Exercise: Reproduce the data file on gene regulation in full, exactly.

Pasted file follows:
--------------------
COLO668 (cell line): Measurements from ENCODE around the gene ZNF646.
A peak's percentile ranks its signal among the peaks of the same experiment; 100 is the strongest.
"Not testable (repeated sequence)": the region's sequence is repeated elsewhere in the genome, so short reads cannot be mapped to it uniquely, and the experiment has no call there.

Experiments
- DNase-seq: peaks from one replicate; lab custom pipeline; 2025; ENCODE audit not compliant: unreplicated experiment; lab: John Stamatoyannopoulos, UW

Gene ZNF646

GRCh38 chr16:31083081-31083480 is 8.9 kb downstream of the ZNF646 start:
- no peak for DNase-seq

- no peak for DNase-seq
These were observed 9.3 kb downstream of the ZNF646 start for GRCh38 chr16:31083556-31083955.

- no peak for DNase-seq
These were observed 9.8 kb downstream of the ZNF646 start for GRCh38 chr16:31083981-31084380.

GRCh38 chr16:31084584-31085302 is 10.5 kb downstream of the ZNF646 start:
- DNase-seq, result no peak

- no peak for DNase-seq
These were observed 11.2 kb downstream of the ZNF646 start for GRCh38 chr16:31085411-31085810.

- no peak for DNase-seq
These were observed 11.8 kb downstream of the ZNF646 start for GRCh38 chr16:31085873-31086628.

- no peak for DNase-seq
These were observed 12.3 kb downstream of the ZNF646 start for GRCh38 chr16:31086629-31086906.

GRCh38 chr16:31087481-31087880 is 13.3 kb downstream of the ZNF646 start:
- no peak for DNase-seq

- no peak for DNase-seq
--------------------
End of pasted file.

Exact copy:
COLO668 (cell line): Measurements from ENCODE around the gene ZNF646.
A peak's percentile ranks its signal among the peaks of the same experiment; 100 is the strongest.
"Not testable (repeated sequence)": the region's sequence is repeated elsewhere in the genome, so short reads cannot be mapped to it uniquely, and the experiment has no call there.

Experiments
- DNase-seq: peaks from one replicate; lab custom pipeline; 2025; ENCODE audit not compliant: unreplicated experiment; lab: John Stamatoyannopoulos, UW

Gene ZNF646

GRCh38 chr16:31083081-31083480 is 8.9 kb downstream of the ZNF646 start:
- no peak for DNase-seq

- no peak for DNase-seq
These were observed 9.3 kb downstream of the ZNF646 start for GRCh38 chr16:31083556-31083955.

- no peak for DNase-seq
These were observed 9.8 kb downstream of the ZNF646 start for GRCh38 chr16:31083981-31084380.

GRCh38 chr16:31084584-31085302 is 10.5 kb downstream of the ZNF646 start:
- DNase-seq, result no peak

- no peak for DNase-seq
These were observed 11.2 kb downstream of the ZNF646 start for GRCh38 chr16:31085411-31085810.

- no peak for DNase-seq
These were observed 11.8 kb downstream of the ZNF646 start for GRCh38 chr16:31085873-31086628.

- no peak for DNase-seq
These were observed 12.3 kb downstream of the ZNF646 start for GRCh38 chr16:31086629-31086906.

GRCh38 chr16:31087481-31087880 is 13.3 kb downstream of the ZNF646 start:
- no peak for DNase-seq

- no peak for DNase-seq